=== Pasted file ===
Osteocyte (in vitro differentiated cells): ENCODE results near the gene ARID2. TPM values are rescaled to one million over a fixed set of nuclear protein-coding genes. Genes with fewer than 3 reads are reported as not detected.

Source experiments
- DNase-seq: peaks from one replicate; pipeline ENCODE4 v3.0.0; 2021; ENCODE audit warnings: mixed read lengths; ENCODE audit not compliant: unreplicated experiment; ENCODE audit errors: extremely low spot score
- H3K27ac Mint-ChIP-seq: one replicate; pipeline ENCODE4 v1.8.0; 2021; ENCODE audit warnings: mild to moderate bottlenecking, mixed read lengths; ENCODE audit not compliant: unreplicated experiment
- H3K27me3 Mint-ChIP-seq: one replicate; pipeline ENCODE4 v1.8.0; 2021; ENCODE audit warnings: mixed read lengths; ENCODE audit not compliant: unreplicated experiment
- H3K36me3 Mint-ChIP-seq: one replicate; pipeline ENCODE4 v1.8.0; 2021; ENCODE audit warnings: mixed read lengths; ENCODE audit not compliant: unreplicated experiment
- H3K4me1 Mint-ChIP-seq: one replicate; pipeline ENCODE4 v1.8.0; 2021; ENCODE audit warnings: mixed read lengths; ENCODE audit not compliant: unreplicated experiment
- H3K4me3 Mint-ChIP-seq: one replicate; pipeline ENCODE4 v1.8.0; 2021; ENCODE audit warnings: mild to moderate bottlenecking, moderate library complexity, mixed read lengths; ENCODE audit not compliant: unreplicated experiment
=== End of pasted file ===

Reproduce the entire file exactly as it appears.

Osteocyte (in vitro differentiated cells): ENCODE results near the gene ARID2. TPM values are rescaled to one million over a fixed set of nuclear protein-coding genes. Genes with fewer than 3 reads are reported as not detected.

Source experiments
- DNase-seq: peaks from one replicate; pipeline ENCODE4 v3.0.0; 2021; ENCODE audit warnings: mixed read lengths; ENCODE audit not compliant: unreplicated experiment; ENCODE audit errors: extremely low spot score
- H3K27ac Mint-ChIP-seq: one replicate; pipeline ENCODE4 v1.8.0; 2021; ENCODE audit warnings: mild to moderate bottlenecking, mixed read lengths; ENCODE audit not compliant: unreplicated experiment
- H3K27me3 Mint-ChIP-seq: one replicate; pipeline ENCODE4 v1.8.0; 2021; ENCODE audit warnings: mixed read lengths; ENCODE audit not compliant: unreplicated experiment
- H3K36me3 Mint-ChIP-seq: one replicate; pipeline ENCODE4 v1.8.0; 2021; ENCODE audit warnings: mixed read lengths; ENCODE audit not compliant: unreplicated experiment
- H3K4me1 Mint-ChIP-seq: one replicate; pipeline ENCODE4 v1.8.0; 2021; ENCODE audit warnings: mixed read lengths; ENCODE audit not compliant: unreplicated experiment
- H3K4me3 Mint-ChIP-seq: one replicate; pipeline ENCODE4 v1.8.0; 2021; ENCODE audit warnings: mild to moderate bottlenecking, moderate library complexity, mixed read lengths; ENCODE audit not compliant: unreplicated experiment